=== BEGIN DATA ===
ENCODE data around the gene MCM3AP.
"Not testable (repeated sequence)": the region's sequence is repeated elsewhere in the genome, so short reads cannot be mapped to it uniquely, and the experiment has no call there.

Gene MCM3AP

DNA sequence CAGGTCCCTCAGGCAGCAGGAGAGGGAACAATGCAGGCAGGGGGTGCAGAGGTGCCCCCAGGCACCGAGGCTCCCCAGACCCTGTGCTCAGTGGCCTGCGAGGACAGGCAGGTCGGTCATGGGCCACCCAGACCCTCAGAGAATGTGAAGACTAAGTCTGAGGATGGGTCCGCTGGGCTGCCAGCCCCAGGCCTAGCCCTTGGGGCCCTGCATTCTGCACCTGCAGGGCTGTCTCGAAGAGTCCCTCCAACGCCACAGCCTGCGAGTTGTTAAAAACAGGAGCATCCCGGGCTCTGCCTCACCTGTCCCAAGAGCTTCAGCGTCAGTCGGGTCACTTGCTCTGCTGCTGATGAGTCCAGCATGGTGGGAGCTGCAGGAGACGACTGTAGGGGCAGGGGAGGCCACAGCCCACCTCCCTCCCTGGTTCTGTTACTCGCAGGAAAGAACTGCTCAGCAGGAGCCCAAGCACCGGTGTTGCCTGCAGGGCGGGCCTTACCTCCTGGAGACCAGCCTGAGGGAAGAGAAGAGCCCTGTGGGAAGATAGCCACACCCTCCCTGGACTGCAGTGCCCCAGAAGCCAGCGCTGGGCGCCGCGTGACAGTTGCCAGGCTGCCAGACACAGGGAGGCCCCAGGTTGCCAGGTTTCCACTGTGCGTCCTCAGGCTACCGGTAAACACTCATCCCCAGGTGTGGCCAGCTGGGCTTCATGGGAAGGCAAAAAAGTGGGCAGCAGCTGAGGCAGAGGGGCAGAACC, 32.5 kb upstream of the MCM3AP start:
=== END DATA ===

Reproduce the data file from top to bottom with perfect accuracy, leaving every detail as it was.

ENCODE data around the gene MCM3AP.
"Not testable (repeated sequence)": the region's sequence is repeated elsewhere in the genome, so short reads cannot be mapped to it uniquely, and the experiment has no call there.

Gene MCM3AP

DNA sequence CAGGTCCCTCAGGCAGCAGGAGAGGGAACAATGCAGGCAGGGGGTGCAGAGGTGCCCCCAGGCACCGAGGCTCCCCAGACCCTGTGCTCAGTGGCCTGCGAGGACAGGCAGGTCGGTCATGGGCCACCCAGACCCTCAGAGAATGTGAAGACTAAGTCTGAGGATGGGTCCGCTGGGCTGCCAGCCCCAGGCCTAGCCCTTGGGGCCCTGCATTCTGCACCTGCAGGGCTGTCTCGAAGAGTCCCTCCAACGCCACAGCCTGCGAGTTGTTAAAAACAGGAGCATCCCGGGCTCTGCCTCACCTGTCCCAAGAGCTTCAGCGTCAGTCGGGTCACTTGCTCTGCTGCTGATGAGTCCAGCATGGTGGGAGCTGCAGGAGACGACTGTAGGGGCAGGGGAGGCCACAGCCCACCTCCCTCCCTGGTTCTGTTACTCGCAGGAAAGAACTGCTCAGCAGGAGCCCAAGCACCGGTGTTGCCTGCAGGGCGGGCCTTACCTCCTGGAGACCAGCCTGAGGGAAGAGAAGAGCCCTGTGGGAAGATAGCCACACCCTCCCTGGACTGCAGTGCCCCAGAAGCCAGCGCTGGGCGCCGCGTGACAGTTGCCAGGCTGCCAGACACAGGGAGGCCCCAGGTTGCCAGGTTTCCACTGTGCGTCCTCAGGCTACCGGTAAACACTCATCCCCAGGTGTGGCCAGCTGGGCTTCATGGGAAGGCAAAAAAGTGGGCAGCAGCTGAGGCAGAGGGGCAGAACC, 32.5 kb upstream of the MCM3AP start: